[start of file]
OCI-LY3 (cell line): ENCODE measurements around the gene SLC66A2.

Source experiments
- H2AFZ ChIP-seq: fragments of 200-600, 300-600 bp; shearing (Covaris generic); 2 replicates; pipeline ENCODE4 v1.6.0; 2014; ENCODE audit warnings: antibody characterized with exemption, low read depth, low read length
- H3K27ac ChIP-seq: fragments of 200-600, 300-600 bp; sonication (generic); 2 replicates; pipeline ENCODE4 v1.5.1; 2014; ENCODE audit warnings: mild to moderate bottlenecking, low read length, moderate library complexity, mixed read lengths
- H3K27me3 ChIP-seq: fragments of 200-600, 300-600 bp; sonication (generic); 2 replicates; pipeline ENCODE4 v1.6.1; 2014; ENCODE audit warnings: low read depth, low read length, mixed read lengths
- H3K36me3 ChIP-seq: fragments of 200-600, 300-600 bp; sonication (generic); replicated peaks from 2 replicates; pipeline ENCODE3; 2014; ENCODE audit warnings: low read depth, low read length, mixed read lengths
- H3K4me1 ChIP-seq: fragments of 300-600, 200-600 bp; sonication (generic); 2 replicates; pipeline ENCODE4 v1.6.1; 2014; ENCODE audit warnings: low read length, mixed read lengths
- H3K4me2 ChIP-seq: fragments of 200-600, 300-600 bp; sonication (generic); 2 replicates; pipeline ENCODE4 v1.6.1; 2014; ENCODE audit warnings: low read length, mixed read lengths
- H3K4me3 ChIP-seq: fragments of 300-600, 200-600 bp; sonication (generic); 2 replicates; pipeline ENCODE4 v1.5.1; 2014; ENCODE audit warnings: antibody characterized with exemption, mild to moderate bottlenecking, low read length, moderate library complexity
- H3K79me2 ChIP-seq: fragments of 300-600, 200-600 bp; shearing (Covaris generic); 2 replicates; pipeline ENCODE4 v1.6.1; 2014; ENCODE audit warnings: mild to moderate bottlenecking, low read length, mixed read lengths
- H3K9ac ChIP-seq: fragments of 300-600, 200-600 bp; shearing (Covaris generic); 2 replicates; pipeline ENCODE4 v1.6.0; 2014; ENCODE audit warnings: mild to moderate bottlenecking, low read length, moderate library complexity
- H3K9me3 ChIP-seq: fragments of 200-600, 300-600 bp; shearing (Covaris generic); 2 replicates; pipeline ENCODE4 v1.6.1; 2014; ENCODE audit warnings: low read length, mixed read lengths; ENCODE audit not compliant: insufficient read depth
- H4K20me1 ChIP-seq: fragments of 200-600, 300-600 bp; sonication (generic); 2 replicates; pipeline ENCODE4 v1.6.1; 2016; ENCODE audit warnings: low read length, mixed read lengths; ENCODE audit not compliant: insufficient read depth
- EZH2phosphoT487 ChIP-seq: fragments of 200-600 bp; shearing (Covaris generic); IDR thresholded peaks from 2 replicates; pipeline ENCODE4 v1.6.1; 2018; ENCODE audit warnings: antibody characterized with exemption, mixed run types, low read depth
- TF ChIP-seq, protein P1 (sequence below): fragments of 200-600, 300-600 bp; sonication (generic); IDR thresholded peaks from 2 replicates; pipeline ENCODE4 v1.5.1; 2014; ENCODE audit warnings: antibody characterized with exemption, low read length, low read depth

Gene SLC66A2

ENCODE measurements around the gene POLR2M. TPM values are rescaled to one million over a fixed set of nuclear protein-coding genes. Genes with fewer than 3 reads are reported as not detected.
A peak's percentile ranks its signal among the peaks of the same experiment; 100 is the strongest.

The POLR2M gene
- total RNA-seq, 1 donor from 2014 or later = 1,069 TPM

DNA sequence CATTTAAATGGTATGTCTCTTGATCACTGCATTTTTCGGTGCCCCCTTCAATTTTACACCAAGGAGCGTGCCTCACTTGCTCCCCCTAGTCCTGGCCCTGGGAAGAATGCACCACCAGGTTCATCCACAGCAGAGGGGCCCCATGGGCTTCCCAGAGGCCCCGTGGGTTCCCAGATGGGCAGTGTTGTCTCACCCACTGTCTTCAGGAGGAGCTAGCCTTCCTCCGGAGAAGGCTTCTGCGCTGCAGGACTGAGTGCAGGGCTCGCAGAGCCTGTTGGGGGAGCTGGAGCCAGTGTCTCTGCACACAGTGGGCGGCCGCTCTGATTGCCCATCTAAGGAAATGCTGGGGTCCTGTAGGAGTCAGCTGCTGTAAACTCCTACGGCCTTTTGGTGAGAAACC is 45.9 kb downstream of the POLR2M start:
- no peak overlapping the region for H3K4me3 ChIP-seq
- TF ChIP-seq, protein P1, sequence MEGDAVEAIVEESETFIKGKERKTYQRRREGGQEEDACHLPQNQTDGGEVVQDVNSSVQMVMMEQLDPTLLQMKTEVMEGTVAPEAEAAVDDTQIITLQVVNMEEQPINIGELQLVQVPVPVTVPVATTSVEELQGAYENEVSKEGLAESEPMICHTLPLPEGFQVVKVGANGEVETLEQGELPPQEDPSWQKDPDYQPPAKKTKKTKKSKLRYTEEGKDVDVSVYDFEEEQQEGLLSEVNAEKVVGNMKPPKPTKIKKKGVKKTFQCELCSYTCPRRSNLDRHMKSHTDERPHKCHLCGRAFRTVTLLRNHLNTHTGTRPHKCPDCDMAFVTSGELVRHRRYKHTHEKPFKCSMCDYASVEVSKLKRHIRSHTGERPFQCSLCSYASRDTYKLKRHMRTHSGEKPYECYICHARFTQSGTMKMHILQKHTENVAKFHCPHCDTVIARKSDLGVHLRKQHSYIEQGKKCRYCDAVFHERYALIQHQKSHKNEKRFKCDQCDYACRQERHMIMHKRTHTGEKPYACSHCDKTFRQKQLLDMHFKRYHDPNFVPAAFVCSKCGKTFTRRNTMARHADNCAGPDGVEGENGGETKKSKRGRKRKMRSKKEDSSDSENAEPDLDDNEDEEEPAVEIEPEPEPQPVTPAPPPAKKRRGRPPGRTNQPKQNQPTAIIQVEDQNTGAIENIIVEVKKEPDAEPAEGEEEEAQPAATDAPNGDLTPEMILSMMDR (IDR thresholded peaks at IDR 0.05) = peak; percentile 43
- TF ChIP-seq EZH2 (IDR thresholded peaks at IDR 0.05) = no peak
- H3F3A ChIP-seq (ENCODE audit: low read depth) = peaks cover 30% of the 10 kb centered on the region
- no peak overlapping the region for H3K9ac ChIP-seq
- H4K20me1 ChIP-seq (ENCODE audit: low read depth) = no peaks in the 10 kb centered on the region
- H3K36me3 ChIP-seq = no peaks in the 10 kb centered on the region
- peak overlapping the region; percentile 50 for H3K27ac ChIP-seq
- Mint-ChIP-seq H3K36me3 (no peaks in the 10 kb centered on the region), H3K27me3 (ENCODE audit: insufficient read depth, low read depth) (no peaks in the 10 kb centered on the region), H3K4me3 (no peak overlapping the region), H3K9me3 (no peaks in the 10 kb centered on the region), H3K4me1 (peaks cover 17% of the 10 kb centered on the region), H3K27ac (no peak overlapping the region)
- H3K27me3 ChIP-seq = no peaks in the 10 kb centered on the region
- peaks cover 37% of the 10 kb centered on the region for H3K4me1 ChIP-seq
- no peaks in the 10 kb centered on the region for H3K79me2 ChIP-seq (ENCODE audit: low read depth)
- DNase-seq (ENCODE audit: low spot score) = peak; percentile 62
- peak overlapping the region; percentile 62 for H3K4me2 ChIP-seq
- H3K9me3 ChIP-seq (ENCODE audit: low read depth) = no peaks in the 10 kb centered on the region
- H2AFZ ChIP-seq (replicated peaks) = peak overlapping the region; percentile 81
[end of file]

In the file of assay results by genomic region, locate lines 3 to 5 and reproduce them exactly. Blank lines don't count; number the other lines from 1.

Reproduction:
- H2AFZ ChIP-seq: fragments of 200-600, 300-600 bp; shearing (Covaris generic); 2 replicates; pipeline ENCODE4 v1.6.0; 2014; ENCODE audit warnings: antibody characterized with exemption, low read depth, low read length
- H3K27ac ChIP-seq: fragments of 200-600, 300-600 bp; sonication (generic); 2 replicates; pipeline ENCODE4 v1.5.1; 2014; ENCODE audit warnings: mild to moderate bottlenecking, low read length, moderate library complexity, mixed read lengths
- H3K27me3 ChIP-seq: fragments of 200-600, 300-600 bp; sonication (generic); 2 replicates; pipeline ENCODE4 v1.6.1; 2014; ENCODE audit warnings: low read depth, low read length, mixed read lengths